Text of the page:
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Mon 29 November 2021

Sam Bright digs into the latest declaration of ministerial interests

A Government minister held shares in the medical firm AstraZeneca while it has been benefitting from the policies of Boris Johnson’s administration, Byline Times can reveal.

The Government released its latest record of ministerial interests on Wednesday, showing that Foreign Office Minister Amanda Milling owns a “small shareholding in AstraZeneca”. The last declaration of ministerial interests, released in May, did not show this shareholding.

Byline Times understands that the AstraZeneca shareholding has now been declared because Milling was appointed as Minister for Asia in September – previously serving as Conservative Party co-chair and a ‘Minister without Portfolio’ – and the financial interest is now deemed to be relevant.

It is believed that Milling first acquired the shares more 20 years ago, and has sought advice on whether it is proper to retain the shares given her ministerial position.

AstraZeneca announced a partnership with the University of Oxford in April 2020 to develop and distribute a vaccine for COVID-19 – weeks after which the Government invested £65.5 million into the project. The vaccine was approved by the Government on 30 December that year, and was rolled-out over the subsequent months – primarily alongside a vaccine developed by BioNTech and Pfizer. By July 2021, every UK adult had been offered a first dose of a COVID vaccine, the Government reported.

The British Medical Journal reports that the Government agreed to pay $3 per dose for the AstraZeneca vaccine, and has so far ordered 100 million doses. The National Audit Office revealed in December that the UK was expecting to spend a total of £2.9 billion on the procurement of COVID vaccines.

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Between May and November, the firm’s share price has increased considerably – from £76.30 per share to £94.20 – an increase of some 20%. The UK donated 415,050 doses of the AstraZeneca vaccine to Vietnam in August. Milling, in her role as Minister for Asia, has praised the support offered to Vietnam.

Given that Milling procured the shares two decades ago, there is evidently no suggestion that she used privileged information – details about planned Government decisions in relation to the COVID vaccines – in her decision to acquire the AstraZeneca shareholding. There is also no evidence or suggestion that Milling placed any pressure on the Government to use AstraZeneca as a supplier.

However, there is an ethical and democratic issue of public interest with regards to ministers potentially profiting from their private interests in firms that have directly benefitted from government decisions – even during the period when they have been in consultation with propriety and ethics advisors.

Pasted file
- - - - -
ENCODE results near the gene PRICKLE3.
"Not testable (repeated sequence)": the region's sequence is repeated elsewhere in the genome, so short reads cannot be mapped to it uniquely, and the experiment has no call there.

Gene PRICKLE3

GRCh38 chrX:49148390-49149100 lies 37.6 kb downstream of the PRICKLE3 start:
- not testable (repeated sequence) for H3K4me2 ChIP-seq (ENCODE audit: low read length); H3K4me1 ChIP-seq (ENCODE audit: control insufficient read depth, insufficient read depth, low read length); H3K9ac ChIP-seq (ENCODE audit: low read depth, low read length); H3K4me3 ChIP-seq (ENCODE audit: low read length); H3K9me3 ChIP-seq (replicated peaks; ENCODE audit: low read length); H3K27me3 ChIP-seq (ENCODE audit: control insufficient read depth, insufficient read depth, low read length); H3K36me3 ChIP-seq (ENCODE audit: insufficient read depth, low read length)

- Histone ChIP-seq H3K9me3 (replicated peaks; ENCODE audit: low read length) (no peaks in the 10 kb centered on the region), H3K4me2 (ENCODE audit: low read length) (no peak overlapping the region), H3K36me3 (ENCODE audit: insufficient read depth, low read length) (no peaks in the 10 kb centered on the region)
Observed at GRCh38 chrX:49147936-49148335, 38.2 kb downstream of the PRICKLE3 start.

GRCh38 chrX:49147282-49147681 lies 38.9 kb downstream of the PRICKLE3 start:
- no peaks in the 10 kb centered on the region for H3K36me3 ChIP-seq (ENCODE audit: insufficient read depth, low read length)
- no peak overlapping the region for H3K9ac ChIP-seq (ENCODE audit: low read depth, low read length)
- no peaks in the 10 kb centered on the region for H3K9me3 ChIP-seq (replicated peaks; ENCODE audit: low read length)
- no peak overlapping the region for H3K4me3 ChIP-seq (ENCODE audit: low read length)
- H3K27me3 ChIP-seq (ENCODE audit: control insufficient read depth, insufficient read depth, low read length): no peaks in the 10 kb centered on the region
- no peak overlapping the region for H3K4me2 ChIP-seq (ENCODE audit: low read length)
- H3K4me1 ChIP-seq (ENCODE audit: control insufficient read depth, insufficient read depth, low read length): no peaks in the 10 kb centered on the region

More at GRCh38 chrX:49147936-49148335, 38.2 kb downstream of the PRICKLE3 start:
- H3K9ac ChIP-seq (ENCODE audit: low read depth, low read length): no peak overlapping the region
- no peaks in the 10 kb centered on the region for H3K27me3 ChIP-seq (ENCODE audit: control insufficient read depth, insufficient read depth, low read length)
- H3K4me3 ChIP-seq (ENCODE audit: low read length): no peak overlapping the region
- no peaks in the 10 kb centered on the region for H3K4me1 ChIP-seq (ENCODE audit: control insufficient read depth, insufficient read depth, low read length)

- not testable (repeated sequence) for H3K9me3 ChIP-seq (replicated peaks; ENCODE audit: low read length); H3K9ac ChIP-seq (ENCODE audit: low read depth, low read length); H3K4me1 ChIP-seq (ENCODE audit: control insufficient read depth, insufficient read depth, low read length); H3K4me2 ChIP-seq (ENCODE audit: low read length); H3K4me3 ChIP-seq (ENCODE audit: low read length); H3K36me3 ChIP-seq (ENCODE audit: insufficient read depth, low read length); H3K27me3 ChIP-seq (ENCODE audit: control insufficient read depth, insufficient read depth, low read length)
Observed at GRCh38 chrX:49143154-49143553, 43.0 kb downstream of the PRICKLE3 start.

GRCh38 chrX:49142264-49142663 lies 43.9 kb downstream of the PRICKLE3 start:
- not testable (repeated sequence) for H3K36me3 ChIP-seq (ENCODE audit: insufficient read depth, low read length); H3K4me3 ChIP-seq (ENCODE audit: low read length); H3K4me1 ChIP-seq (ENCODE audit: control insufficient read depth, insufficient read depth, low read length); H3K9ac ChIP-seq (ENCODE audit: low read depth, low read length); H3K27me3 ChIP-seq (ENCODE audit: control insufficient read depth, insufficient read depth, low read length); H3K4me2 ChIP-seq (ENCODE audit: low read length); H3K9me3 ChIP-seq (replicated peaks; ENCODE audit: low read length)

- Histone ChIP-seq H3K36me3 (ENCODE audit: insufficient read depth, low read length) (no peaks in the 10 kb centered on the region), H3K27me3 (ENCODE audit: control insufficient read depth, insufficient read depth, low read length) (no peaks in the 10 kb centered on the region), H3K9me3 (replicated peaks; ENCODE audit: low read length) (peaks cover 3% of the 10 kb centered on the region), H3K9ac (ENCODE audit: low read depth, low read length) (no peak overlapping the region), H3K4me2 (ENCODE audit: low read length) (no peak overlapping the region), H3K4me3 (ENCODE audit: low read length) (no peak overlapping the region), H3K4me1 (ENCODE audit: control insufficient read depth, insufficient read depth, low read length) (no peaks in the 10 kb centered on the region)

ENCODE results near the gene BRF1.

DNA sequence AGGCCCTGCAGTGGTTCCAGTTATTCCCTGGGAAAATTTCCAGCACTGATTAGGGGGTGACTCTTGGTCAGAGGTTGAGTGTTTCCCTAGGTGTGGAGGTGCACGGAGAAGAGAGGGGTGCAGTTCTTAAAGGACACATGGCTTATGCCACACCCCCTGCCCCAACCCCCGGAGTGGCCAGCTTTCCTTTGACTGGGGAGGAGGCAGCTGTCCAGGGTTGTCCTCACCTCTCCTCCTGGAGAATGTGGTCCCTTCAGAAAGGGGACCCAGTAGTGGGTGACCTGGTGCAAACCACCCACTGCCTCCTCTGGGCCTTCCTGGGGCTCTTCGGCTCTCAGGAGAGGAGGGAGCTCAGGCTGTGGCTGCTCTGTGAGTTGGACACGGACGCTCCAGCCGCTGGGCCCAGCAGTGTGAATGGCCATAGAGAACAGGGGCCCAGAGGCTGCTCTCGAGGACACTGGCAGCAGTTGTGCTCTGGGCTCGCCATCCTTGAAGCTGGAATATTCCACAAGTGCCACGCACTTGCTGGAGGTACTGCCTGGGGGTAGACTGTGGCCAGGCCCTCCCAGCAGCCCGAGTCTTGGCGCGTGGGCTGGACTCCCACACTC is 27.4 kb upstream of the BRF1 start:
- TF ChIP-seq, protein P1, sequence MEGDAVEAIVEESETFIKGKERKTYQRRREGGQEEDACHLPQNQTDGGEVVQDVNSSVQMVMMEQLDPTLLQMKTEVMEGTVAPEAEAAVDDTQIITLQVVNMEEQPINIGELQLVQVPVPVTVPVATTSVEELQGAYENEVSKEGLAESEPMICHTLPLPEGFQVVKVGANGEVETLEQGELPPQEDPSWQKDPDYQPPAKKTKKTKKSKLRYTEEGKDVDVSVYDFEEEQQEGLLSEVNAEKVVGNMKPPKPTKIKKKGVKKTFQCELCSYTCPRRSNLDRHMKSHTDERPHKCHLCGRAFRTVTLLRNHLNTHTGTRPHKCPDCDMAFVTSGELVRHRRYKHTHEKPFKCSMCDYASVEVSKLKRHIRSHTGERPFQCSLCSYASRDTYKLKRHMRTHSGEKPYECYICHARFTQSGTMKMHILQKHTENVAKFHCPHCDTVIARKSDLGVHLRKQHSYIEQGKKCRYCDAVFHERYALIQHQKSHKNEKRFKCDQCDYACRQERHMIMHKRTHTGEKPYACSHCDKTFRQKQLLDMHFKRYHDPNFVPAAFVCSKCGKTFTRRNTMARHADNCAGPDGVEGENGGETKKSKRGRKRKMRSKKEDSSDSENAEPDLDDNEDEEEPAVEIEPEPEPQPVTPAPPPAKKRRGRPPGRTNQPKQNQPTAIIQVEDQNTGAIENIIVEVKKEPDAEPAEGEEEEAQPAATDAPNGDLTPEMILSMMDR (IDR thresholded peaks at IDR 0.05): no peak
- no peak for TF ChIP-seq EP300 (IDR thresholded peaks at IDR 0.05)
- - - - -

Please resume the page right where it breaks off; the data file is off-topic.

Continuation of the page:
A Cabinet Office spokesperson told Byline Times: “The minister has complied with the ministerial interests process to the satisfaction of the Independent Advisor on Ministers’ Interests, who oversees the compilation of the published list.

“The Ministerial Code sets out the process by which ministers should declare and manage their interests, working with their permanent secretary and the Independent Advisor. The minister has not had any role in procurement decisions.”

These questions are particularly pertinent this week, given the lobbying scandal that has embroiled Conservative MP Owen Paterson and the Prime Minister. An investigation by the Parliamentary Commissioner for Standards, Kathryn Stone, last week judged that Paterson had “repeatedly” used his position as an MP to benefit two firms – Randox and Lynn’s Country Foods – that employed him as a consultant.

Stone concluded that Paterson should be suspended from Parliament for 30 days – before Conservative MPs voted to scrap the decision and appoint a new committee to both assess the case and redraft the rules in relation to MPs’ standards. The Conservative MPs who led the charge to save Paterson boasted second jobs with private companies cumulatively worth more than £1 million, Byline Times revealed.

After all opposition parties declared that they would boycott the new committee, the Government reversed its decision and Paterson has now declared that he will be standing down from Parliament.

Yet, although Paterson hasn’t avoided the consequences of his actions, the scandal has ignited a debate about the relationship between private companies and the work of MPs. Given the intimacy and complexity of these relationships, it is likely that this debate will rumble on for some time to come.

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